hide Matching Documents

The documents where this entity occurs most often are shown below. Click on a document to open it.

Document Max. Freq Min. Freq
The Daily Dispatch: September 2, 1864., [Electronic resource] 22 0 Browse Search
View all matching documents...

Your search returned 22 results in 2 document sections:

their disaster on the Weldon railroad on the 25th ultimo, try their best to make it a victory. Hancock, who only lost two thousand seven hundred prisoners and nine guns, says, in his official dispat They say that Mayline's division, with the exception of one brigade, was there. "[Signed] W. L. Hancock." "To Major-General Grant." The following is just received: "Second Corps, their loss at two thousand then and eight guns. The Washington Star says: It seems that Hancock's withdrawal on the night of the battle was in accordance with previous orders from General Grant, and was not compulsory from the rebels. Hancock had been ordered, after executing the work of destruction of the railroad assigned to him, to fall back on the Fifth corps. In the meantime the rebels made their attack, and after the fighting of the day, Hancock carried out the order to fall back. It is reported by the boat this morning that we lost but eight guns, and that these were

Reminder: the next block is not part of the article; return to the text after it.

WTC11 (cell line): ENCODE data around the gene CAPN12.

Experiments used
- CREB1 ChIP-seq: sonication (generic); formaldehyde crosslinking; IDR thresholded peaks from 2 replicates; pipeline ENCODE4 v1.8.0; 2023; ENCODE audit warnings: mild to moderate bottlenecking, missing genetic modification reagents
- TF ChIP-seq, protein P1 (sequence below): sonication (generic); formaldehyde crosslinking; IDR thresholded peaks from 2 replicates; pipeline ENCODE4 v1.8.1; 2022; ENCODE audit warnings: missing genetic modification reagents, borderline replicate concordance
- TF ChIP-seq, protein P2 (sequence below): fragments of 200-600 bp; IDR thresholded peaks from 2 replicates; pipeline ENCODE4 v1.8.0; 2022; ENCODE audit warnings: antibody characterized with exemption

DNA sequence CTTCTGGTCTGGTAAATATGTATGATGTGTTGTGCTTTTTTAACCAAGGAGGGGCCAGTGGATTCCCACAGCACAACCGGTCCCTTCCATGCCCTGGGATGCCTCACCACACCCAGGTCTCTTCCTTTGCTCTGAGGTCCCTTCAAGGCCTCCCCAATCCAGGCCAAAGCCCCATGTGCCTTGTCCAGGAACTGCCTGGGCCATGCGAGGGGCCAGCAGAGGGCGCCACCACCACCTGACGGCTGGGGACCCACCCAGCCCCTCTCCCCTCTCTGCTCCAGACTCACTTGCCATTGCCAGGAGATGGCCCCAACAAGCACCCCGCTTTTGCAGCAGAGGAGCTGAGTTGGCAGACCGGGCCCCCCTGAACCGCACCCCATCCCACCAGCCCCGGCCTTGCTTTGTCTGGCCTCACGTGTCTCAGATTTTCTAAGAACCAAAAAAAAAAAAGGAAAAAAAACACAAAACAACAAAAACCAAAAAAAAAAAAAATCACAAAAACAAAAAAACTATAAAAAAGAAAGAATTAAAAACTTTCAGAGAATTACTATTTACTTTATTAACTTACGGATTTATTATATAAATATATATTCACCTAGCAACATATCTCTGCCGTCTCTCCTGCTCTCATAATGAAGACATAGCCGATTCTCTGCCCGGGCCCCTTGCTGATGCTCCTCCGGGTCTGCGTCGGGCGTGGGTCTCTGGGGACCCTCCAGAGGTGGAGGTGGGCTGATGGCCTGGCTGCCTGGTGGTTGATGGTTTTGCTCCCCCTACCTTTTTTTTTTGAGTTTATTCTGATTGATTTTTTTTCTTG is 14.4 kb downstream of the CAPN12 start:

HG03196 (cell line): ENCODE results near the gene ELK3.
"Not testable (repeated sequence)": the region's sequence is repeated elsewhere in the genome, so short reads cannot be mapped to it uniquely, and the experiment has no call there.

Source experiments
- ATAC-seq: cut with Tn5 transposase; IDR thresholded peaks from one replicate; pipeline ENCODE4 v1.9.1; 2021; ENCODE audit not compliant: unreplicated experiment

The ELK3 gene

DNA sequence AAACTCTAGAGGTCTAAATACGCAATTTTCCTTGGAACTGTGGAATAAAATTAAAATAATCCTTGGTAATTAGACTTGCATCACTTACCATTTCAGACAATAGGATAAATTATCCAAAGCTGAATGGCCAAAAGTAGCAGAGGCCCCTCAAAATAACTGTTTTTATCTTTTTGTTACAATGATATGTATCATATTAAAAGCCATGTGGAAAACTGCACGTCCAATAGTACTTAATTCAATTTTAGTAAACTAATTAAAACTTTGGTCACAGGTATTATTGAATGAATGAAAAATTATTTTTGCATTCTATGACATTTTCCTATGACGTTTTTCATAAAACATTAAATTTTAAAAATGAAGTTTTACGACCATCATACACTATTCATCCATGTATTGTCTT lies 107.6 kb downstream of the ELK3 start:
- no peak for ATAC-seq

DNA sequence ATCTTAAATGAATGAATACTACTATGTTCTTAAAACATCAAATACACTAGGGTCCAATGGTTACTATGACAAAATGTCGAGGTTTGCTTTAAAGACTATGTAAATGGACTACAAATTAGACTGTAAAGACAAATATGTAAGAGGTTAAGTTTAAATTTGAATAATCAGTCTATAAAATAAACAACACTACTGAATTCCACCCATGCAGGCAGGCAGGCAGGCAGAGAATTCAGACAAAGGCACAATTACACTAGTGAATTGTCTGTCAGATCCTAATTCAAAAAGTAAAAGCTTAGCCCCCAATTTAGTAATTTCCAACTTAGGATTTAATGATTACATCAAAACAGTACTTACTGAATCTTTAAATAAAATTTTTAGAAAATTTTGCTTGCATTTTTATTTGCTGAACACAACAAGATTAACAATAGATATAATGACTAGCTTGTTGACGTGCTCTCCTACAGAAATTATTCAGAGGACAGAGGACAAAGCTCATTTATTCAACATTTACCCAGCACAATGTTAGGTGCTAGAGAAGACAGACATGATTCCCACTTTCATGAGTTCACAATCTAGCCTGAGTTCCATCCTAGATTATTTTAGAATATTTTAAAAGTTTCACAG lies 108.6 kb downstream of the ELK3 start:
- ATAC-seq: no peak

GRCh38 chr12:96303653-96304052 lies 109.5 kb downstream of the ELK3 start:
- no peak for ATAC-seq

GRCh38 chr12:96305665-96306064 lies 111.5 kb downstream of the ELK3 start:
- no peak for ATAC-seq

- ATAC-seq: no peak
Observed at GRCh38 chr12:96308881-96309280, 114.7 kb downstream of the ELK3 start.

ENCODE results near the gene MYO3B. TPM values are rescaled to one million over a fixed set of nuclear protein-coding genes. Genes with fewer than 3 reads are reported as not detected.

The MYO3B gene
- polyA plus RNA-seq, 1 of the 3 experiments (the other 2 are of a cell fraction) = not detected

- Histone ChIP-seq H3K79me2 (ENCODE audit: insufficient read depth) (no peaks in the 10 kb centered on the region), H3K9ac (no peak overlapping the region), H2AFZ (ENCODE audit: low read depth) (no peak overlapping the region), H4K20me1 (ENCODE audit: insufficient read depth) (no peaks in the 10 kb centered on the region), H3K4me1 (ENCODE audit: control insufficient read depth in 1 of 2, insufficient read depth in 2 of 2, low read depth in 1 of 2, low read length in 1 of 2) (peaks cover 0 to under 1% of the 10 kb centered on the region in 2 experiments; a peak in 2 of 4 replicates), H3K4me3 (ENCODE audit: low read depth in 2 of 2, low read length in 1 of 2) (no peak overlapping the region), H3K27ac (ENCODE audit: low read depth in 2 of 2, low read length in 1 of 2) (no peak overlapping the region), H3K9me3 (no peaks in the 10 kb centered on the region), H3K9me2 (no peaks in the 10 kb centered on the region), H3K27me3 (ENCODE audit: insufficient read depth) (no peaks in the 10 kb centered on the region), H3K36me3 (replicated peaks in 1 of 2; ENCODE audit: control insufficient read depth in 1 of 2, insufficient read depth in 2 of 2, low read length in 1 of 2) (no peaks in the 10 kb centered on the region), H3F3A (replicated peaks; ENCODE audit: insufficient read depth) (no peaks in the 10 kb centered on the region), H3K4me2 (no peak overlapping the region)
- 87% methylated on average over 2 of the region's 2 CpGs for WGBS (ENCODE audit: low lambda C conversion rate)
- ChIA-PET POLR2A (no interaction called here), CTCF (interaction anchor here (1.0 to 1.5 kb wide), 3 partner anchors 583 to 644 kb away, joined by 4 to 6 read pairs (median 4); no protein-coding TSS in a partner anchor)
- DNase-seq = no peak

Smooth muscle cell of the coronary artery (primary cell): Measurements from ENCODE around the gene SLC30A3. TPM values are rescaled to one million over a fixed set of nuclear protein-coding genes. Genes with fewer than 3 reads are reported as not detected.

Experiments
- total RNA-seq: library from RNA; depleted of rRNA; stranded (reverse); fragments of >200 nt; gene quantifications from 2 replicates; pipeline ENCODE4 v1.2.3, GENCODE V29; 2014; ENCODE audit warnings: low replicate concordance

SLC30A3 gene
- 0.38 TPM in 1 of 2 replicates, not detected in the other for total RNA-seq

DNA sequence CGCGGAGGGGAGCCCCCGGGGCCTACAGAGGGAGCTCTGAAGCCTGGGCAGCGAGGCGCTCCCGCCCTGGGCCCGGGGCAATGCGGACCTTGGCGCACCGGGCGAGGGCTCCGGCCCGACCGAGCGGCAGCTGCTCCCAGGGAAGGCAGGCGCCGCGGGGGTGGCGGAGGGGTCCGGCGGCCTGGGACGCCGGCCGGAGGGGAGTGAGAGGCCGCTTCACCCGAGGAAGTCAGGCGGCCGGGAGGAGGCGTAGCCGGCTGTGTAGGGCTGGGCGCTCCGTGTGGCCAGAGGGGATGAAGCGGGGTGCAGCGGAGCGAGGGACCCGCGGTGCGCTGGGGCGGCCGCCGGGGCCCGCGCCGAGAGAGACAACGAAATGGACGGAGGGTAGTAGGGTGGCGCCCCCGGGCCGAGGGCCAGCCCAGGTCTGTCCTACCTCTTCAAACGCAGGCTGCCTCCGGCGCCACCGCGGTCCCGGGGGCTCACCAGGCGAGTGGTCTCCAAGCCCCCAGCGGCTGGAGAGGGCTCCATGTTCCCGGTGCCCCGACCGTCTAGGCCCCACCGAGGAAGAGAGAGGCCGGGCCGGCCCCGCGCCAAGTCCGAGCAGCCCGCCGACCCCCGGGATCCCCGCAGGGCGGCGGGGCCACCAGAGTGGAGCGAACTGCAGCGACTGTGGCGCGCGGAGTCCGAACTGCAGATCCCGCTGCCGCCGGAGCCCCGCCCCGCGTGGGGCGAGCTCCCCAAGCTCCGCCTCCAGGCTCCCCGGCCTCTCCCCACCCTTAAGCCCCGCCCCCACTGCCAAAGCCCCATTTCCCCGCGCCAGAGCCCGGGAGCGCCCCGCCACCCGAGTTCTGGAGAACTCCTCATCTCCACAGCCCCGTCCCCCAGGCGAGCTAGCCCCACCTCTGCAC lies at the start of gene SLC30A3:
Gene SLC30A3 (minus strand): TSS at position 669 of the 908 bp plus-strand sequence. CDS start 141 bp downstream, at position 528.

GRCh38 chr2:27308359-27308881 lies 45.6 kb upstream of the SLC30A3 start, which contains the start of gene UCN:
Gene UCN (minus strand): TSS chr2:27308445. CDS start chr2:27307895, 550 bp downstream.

e. Stanton, it seems, telegraphs to Dix, that "on Thursday, the 25th, General Hancock, who was at Reams's station, was attacked severed times during the day, bu to credit it entirely to Stanton did not the telegraph further inform us that Hancock had his full share in the invention.--That flogged general recovered breath frr is mystified by the report into "several." This would be enough to show that Hancock was completely routed. Two thousand prisoners and nine guns, after an engagement of two hours only, tell a tale which defies the combined ingenuity of Hancock and Stanton. Their meaning is too plain to be mistaken. They signify a complete r were engaged in it, and who add that but for the seasonable arrival of night, Hancock's corps would have been utterly destroyed. So far from this being the severes badly, as is proved by the fact of their having been routed in two hours. But Hancock is anxious to save the reputation of his corps, and Grant does not wish it to